Seoul: Posco, the world’s No.6 steelmaker, reported its lowest quarterly profit in at least nine years due to low prices and weak demand from automakers and other manufacturers, but forecast second-half earnings would nearly quadruple from the first half.
The worst may now be behind most Asian steelmakers, which had to cut output by as much as 50% in the first half, as manufacturers have now started to replenish low inventory, boosting prices by around 15% from recent lows in April.
But a strong rebound in steel output growth worldwide is threatening to reverse the recovery, as demand has yet to fully recover amid fragile signs of a global economic rebound.
“The steel sector has relatively underperformed because of oversupply worries. The poor (Posco) earnings only confirmed that those concerns were valid,” Kim Hak-kyun, an analyst at Korea Investment and Securities.
“It looks like earnings have hit the bottom but the pace of recovery in the future will depend on supply control, such as a possible restructuring.”
South Korea’s Posco, which competes with Japan’s Nippon Steel and JFE and China’s Baosteel , raised its 2009 crude steel output target by 6.4% to 29.8 million tonnes and gave its first guidance for 2009 operating profit at 2.6 trillion won ($2 billion).
The figure suggests second-half profit would top 2 trillion won, up sharply from 543 billion won in the first half, as it cranks up production using cheaper raw materials and as global steel prices rebound.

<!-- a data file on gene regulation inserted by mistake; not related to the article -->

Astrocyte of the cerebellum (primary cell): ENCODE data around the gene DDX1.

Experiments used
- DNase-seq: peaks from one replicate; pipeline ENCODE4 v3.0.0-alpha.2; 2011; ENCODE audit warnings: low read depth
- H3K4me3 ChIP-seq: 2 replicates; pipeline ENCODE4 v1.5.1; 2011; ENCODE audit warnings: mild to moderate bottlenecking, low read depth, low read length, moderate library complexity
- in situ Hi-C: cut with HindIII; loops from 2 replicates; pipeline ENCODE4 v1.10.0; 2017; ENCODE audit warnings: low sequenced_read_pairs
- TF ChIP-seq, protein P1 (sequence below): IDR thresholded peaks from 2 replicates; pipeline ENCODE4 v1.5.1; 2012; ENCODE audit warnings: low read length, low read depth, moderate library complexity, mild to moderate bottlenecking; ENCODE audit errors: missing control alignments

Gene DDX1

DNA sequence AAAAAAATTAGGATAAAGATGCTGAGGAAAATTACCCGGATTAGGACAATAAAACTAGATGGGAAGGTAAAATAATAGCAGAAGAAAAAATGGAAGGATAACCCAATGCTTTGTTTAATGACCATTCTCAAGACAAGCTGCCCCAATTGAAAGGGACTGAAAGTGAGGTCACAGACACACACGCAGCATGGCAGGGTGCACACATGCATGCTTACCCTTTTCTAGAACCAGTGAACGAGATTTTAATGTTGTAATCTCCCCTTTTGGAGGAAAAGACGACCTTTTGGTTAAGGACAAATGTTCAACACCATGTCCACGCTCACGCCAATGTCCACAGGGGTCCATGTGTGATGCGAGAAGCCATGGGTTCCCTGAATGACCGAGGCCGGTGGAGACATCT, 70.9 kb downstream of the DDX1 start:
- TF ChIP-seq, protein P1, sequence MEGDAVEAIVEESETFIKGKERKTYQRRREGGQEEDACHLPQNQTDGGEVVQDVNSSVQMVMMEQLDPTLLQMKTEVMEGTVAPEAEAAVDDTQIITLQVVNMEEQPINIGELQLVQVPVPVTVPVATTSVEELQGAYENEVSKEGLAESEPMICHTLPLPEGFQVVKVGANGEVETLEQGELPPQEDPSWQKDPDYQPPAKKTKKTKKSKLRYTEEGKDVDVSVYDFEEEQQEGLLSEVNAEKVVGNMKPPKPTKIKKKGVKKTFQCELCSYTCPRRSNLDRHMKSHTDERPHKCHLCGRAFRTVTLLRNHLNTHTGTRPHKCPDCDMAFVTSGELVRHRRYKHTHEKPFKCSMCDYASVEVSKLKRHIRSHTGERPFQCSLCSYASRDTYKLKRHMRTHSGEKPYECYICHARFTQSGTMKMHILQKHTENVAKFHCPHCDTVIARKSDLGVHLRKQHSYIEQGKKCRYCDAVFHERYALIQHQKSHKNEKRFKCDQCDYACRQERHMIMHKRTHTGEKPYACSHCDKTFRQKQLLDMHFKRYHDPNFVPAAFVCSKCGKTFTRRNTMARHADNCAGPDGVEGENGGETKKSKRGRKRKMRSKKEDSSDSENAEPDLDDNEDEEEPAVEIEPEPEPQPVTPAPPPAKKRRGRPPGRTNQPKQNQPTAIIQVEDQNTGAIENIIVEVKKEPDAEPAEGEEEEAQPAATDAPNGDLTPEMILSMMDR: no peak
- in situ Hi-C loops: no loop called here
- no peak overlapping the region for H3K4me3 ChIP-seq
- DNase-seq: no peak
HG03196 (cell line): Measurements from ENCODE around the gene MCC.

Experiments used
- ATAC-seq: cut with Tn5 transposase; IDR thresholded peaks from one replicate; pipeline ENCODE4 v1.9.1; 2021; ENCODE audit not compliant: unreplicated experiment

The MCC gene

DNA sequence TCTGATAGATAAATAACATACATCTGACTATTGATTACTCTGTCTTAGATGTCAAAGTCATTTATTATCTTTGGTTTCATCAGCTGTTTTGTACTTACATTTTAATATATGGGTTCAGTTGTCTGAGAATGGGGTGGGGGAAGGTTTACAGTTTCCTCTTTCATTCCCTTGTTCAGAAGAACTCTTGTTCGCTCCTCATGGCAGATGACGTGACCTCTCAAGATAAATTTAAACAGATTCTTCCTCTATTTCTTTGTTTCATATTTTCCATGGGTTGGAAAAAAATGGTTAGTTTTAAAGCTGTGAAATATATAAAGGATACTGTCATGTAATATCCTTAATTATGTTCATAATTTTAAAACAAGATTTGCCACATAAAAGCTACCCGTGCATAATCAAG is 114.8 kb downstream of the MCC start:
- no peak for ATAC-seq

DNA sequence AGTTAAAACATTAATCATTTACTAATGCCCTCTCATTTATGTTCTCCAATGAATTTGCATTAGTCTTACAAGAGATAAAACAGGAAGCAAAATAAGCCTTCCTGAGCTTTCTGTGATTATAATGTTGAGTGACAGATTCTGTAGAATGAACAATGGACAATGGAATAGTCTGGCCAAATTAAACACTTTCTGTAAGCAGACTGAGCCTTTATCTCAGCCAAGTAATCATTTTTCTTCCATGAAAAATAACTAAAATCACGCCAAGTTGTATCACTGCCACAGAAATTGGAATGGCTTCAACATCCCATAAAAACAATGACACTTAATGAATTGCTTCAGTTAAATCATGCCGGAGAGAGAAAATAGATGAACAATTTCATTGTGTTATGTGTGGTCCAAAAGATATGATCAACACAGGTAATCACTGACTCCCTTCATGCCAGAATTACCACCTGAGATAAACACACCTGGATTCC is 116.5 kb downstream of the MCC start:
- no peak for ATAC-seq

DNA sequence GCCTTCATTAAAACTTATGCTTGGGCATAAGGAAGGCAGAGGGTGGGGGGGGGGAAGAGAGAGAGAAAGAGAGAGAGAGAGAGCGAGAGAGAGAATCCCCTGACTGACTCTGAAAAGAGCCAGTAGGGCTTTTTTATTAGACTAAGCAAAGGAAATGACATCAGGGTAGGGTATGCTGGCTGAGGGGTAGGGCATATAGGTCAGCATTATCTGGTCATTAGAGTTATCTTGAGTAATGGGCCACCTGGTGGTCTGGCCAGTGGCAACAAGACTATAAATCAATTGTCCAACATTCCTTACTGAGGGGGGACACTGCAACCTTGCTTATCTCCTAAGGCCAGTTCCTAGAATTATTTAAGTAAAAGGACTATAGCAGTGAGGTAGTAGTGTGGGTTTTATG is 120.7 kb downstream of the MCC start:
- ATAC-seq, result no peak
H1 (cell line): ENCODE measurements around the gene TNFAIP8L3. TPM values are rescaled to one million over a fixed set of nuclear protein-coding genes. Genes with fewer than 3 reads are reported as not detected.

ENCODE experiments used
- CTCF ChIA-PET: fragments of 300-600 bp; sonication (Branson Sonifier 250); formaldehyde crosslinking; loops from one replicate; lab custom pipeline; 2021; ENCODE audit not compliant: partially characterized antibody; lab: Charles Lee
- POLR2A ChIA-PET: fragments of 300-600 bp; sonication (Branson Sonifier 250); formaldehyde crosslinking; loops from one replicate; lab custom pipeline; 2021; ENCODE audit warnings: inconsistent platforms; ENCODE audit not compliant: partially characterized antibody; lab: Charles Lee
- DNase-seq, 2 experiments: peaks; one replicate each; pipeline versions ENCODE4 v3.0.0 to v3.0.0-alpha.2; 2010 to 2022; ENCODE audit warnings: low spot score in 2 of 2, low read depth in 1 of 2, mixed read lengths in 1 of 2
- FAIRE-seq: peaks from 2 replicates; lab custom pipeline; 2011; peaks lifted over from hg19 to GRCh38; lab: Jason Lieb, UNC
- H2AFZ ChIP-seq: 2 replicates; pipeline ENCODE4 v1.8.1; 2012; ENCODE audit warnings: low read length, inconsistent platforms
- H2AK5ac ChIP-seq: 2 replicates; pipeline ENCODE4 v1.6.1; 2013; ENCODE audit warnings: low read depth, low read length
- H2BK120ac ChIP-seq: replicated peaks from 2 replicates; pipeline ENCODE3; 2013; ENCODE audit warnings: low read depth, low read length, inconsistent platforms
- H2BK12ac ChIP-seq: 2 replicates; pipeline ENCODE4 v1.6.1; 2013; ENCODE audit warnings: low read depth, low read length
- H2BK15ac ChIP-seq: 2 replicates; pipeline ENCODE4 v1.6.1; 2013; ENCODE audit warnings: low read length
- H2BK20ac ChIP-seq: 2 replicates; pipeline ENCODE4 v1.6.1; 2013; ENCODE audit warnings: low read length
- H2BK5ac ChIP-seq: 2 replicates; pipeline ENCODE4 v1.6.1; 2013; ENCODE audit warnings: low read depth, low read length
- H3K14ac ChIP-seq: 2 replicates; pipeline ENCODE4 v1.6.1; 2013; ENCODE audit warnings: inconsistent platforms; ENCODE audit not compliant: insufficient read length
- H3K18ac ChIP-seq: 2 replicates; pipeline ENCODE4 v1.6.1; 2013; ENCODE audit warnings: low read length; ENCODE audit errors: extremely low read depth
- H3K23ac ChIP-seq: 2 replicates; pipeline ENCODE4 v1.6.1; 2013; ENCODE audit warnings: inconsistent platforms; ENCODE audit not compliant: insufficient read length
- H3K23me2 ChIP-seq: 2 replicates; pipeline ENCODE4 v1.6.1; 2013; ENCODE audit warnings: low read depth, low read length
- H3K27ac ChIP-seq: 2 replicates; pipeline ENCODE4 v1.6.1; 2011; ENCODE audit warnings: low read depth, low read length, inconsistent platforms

The firm cut second-quarter steel output by 15% from a year ago to 7.13 million tonnes, but that marked a 16% rise from the first quarter, when production fell by a quarter.
Posco, the first major Asian steelmaker to report results, is faring better than rivals such as top-ranked ArcelorMittal and Nippon Steel, which have made output reductions of around 40% early this year.
Japanese steelmakers including Nippon and JFE are the biggest casualties of the downturn in Asia and are seen reporting heavy losses later this month, hit by price cuts and reduced demand from the auto industry, their main customer.
Higher Steel Prices
Global steel prices have more than halved to below $500 a tonne early this year from record highs hit last year.
Prices have since rebounded, with China, the world’s No.1 steelmaker, leading the recovery, helped by a near-$600 billion infrastructure-focused stimulus package.
Posco expected a modest rise in global steel prices in the second half as automakers increase production and Chinese demand improves.
April-June operating profit tumbled 91% to 170 billion won ($131.7 million), the lowest since it started releasing quarterly results in 2000, but in line with an average forecast for 172 billion won by 12 analysts.
Net profit was 431 billion won, sharply above the 197 billion won forecast, thanks to increased foreign exchange related gains.
Revenue dropped 15% to 6.34 trillion won as Posco made record steel price cuts in May and reduced output.
In May, Posco agreed to cut fine iron ore prices by a third and coking coal prices by around 60% with Australian suppliers for 2009 contracts.
Shares in Posco closed down 1.3% on Monday ahead of the earnings release, outperforming a 3.5% drop in the broader market.
The cost of buying protection against default by Posco on its debt has fallen in recent months, with its 5-year credit default swap (CDS) spreads tightening to 147 basis points at the end of last week from 419 points in the first week of March, according to CDS data provider Markit.